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Penn Museum Archives [Contact Us]
1932-1978
Creator:
Satterthwaite, Linton, 1897-1978
Extent: 18 linear foot
title
Linton Satterthwaite Papers
creator
Satterthwaite, Linton, 1897-1978
id
PU-Mu. 0051
repository
University of Pennsylvania Penn Museum Archives
extent
18 linear foot
inclusive date
1932-1978
bulk date
abstract/scope/contents
date_facet
1930s 1940s 1950s 1960s 1970s
bulk_date_facet
language_facet
English
name_facet
Satterthwaite, Linton, 1897-1978 Beyer, Hermann, b. 1880-d. 1942 Butler, Mary, 1903-1970 Coe, William R. , 1926-2009 Jones, Christopher, b. 1937 Kelly, D.H., b.1923 Mason, John Alden, 1885-1967 Proskouriakoff, Tatiana, 1909-1985 Satterthwaite, Linton, 1897-1978 Thompson, J. Eric S., Sir, b.1898-d.1975
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Penn Museum Archives [Contact Us]
1936-1969
Creator:
Butler, Mary, 1903-1970
Tejeda Fonseca, Antonio, Artist
Extent: 2.8 linear foot
Mary Butler Lewis, professionally known as Dr. Butler, was one of a very small group of women archaeologists who worked in the United States during the early 20th century and the first female archaeologist to be awarded a Ph.D. from the Department of Anthropology at the University of Pennsylvania (1936). She was born on June 23, 1903 in Media, PA and educated at Vassar College, Radcliffe and the University of Pennsylvania. Mary Butler’s professional career was firmly rooted in the Museum of the University of Pennsylvania , where she served as a Research Associate in the American Section from 1940-1970. Her areas of professional interest included Mesoamerican archaeology and northeastern and central United States prehistory, specializing in ceramics and pottery sequences. At the time of her death in 1970, she was the historian-archaeologist for the restoration of the 18th century Morton Mortonson House in Norwood, PA. The Mary Butler Lewis collection spans the period from 1933 to 1969 and contains materials primarily related to her field research, professional activities, and articles and publications. The collection consists of thirteen archival boxes of data, which are divided into nine series: correspondence, professional organizations and activities; publications, articles, and lectures; Highland Maya excavations, Maya research (general), Hudson Valley Archaeological Survey, Pennsylvania, Western Pennsylvania, and Morton Mortonson House. In addition to correspondence, field notes and drawings, field catalogues, maps and plans, photographs, journals, reports, manuscripts and motion picture films are represented.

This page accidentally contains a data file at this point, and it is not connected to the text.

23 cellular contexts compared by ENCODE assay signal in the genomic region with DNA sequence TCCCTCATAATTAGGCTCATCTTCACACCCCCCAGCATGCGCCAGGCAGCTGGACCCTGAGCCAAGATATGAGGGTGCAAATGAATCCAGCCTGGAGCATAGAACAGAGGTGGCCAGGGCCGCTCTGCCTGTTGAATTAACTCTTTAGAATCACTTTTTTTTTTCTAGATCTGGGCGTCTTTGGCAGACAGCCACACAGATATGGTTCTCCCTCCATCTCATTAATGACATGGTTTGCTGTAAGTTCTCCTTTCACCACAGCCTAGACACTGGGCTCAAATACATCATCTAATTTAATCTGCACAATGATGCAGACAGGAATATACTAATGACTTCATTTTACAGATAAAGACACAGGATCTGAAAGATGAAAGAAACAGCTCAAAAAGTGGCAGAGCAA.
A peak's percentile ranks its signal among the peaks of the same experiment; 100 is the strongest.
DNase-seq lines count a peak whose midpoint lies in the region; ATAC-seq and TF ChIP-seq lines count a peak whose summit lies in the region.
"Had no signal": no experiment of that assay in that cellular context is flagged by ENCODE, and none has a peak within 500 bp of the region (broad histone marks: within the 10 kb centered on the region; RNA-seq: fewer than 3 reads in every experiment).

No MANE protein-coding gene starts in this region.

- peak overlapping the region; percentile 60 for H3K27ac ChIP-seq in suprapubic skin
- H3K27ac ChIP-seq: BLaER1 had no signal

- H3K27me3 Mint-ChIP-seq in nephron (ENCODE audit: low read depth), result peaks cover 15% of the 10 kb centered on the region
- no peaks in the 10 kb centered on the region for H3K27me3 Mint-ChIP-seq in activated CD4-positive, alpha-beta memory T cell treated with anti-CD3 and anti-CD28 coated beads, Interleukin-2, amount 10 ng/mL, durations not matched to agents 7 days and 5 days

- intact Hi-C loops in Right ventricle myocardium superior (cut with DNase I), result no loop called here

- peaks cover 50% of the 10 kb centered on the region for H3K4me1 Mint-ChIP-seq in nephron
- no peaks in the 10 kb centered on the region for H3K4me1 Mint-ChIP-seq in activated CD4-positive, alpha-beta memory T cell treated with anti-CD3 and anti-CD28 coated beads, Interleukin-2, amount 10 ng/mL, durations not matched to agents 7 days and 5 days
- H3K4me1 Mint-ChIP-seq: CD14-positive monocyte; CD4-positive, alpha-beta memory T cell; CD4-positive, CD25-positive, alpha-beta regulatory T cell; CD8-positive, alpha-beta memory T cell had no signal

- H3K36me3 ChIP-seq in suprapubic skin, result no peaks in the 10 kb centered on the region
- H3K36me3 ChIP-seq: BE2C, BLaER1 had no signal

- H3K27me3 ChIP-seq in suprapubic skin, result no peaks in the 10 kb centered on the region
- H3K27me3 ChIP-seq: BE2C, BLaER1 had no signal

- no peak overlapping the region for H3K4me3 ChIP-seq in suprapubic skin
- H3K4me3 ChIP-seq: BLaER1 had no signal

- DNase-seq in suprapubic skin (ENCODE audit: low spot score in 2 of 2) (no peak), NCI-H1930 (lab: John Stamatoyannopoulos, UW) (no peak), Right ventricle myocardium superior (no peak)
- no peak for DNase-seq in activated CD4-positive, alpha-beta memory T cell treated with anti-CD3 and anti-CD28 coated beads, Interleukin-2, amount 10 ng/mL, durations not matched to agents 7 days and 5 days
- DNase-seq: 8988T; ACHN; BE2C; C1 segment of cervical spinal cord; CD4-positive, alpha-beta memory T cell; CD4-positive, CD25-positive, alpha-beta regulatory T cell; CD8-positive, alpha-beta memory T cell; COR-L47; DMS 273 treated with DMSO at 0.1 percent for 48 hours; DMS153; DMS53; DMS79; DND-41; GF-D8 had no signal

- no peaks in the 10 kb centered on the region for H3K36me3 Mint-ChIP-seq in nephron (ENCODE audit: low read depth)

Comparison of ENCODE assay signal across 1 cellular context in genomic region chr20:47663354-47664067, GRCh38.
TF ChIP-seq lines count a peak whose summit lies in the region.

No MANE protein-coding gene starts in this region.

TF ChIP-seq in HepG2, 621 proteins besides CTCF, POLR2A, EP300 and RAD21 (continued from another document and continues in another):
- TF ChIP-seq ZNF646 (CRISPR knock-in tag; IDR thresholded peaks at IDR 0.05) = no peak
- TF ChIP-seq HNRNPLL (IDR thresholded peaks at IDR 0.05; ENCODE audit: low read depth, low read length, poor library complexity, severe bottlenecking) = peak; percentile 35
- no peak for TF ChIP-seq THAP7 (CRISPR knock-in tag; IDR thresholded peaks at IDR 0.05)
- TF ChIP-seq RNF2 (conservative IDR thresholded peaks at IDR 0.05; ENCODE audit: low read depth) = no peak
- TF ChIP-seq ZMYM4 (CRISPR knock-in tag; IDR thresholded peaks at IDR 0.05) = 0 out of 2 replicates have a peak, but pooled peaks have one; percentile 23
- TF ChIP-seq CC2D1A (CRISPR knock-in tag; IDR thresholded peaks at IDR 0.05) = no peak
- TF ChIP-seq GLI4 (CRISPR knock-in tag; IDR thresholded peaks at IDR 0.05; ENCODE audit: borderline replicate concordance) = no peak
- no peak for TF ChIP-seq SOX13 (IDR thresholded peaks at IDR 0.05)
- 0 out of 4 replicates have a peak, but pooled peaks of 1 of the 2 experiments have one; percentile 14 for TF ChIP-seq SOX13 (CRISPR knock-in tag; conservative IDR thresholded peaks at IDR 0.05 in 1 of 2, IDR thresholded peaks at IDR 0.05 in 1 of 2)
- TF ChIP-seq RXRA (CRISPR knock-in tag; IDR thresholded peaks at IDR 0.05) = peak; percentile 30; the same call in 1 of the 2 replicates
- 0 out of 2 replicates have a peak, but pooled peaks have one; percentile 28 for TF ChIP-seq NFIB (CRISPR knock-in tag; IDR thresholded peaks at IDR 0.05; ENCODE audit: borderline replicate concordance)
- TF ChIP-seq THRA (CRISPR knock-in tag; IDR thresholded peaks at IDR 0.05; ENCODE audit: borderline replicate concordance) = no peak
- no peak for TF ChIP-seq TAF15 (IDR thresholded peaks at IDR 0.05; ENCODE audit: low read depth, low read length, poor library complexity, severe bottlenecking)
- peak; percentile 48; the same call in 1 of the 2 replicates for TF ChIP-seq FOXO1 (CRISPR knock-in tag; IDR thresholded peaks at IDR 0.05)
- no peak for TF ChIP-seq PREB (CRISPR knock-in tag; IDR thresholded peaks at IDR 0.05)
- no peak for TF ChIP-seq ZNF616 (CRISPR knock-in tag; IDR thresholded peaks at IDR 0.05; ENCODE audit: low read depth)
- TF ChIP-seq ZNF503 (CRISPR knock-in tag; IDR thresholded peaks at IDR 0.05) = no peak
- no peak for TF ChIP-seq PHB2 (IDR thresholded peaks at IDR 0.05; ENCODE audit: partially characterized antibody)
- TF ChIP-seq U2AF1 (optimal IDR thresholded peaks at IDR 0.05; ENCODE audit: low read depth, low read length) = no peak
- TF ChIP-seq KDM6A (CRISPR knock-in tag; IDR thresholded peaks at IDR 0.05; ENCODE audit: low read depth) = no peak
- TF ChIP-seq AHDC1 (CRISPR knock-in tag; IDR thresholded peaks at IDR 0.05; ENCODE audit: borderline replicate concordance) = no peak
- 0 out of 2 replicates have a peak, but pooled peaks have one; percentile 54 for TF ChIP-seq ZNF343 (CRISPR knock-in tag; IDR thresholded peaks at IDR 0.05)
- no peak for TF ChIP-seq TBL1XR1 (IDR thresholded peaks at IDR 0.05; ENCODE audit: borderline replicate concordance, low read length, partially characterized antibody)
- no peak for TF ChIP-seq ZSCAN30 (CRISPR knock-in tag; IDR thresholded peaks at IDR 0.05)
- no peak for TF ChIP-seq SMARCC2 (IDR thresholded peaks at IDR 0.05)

title
Mary Butler Lewis Papers
creator
Butler, Mary, 1903-1970 Tejeda Fonseca, Antonio, Artist
id
PU-Mu. 1097
repository
University of Pennsylvania Penn Museum Archives
extent
2.8 linear foot
inclusive date
1936-1969
bulk date
abstract/scope/contents
Mary Butler Lewis, professionally known as Dr. Butler, was one of a very small group of women archaeologists who worked in the United States during the early 20th century and the first female archaeologist to be awarded a Ph.D. from the Department of Anthropology at the University of Pennsylvania (1936). She was born on June 23, 1903 in Media, PA and educated at Vassar College, Radcliffe and the University of Pennsylvania. Mary Butler’s professional career was firmly rooted in the Museum of the University of Pennsylvania , where she served as a Research Associate in the American Section from 1940-1970. Her areas of professional interest included Mesoamerican archaeology and northeastern and central United States prehistory, specializing in ceramics and pottery sequences. At the time of her death in 1970, she was the historian-archaeologist for the restoration of the 18th century Morton Mortonson House in Norwood, PA. The Mary Butler Lewis collection spans the period from 1933 to 1969 and contains materials primarily related to her field research, professional activities, and articles and publications. The collection consists of thirteen archival boxes of data, which are divided into nine series: correspondence, professional organizations and activities; publications, articles, and lectures; Highland Maya excavations, Maya research (general), Hudson Valley Archaeological Survey, Pennsylvania, Western Pennsylvania, and Morton Mortonson House. In addition to correspondence, field notes and drawings, field catalogues, maps and plans, photographs, journals, reports, manuscripts and motion picture films are represented.